Then we come to the harder task of relating the individual itself with its original, from where it has come – the cosmos. This is a third step, as it were, we are taking, and a more difficult step because the subject of epistemology is a crucial theme in all philosophical studies, and it is an essential introduction to all further studies in the philosophical fields. It is a very difficult theme and much has been said and written about it – still people are saying and writing about it, without coming to a final conclusion as to how we come in contact with the world at all, and how we know that anything is there at all. Even today we are not able to come to a final conclusion about it because the doctrines of philosophy vary from each other for obvious reasons, and we are still at loggerheads as far as finals are concerned.
However, it has to be accepted finally that, from the point of view of at least the implications of the possibility of knowing anything at all, the knowledge process should imply, suggest and include a kind of kinship between us and that which is known by us. The Bhagavadgita is explicit in this matter. There is nothing outside this Supreme, Creative Principle: Mattaḥ parataraṁ nānyat kiñcid asti (Gita 7.7); ahaṁ kṛtsnasya jagataḥ prabhavaḥ pralayas tathā (Gita 7.6). These magnificent proclamations may sometimes go above our heads; we cannot understand how this could be – how God could be everywhere. Man's mind is weak and is not endowed with that much strength as to enable it know how God could be everywhere and, yet, we also could be there at the same time to know that God is there. How could God be an object of our consciousness, of our perception? How could the world be there at all as something that we know through our senses? This difficulty has been obviated by the Samkhya doctrine mentioned in earlier chapters, and now we are going deeper into a vital connection that we have, as souls rather than as bodies, with the vitality of the whole creation.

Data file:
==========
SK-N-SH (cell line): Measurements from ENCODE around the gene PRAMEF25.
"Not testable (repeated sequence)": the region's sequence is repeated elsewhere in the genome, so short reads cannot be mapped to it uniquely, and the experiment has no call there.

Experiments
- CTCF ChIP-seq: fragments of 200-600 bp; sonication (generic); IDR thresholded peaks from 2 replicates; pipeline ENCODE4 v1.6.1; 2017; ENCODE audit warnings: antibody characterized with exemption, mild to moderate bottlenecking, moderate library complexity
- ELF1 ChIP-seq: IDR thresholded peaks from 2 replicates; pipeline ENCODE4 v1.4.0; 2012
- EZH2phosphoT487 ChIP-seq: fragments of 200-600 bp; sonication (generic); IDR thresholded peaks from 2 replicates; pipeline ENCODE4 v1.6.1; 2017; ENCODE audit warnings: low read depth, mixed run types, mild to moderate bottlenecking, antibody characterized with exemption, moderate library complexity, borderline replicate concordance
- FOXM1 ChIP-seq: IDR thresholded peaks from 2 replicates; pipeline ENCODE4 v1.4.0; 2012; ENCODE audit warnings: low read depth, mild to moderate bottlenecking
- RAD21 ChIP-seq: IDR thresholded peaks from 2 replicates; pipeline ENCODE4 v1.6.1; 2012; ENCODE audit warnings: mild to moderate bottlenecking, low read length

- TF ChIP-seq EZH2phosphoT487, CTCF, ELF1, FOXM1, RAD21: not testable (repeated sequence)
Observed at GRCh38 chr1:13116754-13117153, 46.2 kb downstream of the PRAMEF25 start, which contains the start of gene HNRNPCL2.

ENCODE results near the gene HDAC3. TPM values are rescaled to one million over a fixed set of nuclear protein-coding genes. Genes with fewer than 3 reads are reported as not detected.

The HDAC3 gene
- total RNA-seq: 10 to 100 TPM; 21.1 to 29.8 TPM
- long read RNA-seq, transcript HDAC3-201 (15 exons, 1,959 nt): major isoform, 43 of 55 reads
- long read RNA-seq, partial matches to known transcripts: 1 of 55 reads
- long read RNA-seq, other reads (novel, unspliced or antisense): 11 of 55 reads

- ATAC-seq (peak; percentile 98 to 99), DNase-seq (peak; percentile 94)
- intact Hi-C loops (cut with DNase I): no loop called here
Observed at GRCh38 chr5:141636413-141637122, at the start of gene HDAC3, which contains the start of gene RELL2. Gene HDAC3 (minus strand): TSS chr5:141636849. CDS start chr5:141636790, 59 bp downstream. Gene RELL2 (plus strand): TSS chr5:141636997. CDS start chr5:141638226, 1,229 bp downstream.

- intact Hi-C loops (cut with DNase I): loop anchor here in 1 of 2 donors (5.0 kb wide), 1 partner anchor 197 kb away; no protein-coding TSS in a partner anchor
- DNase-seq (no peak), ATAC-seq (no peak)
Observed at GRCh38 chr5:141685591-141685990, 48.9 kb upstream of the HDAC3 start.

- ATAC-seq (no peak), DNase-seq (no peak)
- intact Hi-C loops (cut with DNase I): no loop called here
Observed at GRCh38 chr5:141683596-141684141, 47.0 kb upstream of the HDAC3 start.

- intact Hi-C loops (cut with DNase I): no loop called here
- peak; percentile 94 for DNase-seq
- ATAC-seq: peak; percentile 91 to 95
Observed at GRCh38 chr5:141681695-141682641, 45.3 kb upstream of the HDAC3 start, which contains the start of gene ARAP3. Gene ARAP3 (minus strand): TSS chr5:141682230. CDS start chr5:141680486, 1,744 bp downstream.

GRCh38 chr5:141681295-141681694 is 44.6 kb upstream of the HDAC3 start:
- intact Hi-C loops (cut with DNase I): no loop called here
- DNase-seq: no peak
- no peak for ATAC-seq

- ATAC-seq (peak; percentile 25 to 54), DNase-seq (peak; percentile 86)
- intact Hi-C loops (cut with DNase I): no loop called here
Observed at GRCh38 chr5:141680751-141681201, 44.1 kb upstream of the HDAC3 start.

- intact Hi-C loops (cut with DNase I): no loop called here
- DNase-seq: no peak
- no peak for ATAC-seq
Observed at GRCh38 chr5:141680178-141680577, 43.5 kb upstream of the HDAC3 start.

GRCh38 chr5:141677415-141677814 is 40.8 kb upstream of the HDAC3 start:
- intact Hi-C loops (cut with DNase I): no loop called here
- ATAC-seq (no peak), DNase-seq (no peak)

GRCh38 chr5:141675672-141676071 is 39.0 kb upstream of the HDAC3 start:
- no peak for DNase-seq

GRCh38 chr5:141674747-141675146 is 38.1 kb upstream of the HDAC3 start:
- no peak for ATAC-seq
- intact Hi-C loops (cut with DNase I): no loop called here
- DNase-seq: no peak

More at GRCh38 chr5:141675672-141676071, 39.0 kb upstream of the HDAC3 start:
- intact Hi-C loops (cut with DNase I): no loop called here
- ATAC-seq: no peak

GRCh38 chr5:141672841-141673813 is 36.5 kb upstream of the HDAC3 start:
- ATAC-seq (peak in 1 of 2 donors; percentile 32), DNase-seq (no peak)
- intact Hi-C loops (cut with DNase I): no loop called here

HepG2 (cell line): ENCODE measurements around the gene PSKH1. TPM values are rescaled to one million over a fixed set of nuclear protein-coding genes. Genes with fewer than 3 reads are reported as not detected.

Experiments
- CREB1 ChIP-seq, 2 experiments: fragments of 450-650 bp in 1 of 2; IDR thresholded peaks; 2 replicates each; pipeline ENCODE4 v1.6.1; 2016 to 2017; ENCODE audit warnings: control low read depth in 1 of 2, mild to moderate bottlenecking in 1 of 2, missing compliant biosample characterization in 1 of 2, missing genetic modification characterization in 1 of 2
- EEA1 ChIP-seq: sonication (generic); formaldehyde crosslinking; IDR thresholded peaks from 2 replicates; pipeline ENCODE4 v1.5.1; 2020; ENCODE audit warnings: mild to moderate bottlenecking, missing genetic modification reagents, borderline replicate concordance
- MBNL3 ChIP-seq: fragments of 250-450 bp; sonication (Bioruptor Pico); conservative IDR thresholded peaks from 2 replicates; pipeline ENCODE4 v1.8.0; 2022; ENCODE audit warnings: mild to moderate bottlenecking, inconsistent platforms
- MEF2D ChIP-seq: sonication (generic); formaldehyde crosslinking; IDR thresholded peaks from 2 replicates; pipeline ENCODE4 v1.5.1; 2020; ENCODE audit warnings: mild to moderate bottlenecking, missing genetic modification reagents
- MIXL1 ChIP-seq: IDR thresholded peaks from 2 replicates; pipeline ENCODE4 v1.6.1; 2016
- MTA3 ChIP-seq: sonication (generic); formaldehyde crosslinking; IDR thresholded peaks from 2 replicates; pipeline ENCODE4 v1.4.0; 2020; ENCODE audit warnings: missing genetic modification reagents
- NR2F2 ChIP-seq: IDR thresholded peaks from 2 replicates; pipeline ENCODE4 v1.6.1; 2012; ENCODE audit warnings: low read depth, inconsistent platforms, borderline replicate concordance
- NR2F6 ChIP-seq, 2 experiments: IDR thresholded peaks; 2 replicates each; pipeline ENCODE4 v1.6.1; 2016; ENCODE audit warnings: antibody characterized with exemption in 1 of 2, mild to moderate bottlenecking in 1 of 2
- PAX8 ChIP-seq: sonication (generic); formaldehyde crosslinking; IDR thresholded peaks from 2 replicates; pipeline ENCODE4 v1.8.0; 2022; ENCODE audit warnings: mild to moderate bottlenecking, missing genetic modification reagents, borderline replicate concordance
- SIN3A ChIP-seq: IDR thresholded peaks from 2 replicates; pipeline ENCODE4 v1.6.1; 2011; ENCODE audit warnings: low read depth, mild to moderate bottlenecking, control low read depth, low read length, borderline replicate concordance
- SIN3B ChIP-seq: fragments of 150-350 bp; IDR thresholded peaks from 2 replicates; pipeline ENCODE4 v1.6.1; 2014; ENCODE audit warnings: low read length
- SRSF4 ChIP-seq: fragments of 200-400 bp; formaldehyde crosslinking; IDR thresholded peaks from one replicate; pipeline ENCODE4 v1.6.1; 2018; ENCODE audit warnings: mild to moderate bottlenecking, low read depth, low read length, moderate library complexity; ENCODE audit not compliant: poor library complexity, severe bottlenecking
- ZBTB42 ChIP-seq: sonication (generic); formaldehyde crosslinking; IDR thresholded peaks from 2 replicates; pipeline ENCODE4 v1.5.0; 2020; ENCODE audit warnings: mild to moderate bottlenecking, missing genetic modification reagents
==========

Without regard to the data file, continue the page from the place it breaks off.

In the beginning, at the commencement of this seventh chapter almost, we are not introduced into the principle of God or Creator very much, though it is mentioned here and there in a scattered manner. A vista of a larger expanse of the universe is opened up before our eyes, wider than our individuality and even our social relations, and we are merely told that God created the world. The principle of creation, or the hypothesis of God creating the world, keeps us in a position of awe, wonder, and our devotion to God as the creator of the universe is sometimes called, in certain fields of theology, aisvarya-pradhana-bhakti – devotion charged with the spirit of awe, wonder and majesty as we would look upon a judge of the Supreme Court or a monarch ruling an empire, who is far above us in power, knowledge, and in every respect. The concept of God in religions, at least in the earlier stages, seems to involve a sense of awe and a distance between us and God. This distance is maintained in the seventh chapter, though the distance gets diminished and narrowed down, as it were, as we go further and further in the eighth, ninth, tenth and eleventh chapters, until we reach the eleventh where the narrowness gets abolished completely in the commingling of us with the All-Being. The seventh chapter therefore introduces the principle of the Creator, who is not mentioned at all in the earlier chapters up to the sixth, because the first six chapters seem to be confined to the discipline of the individual which is very essential for even knowing something about there being such a thing as Creator himself, or God.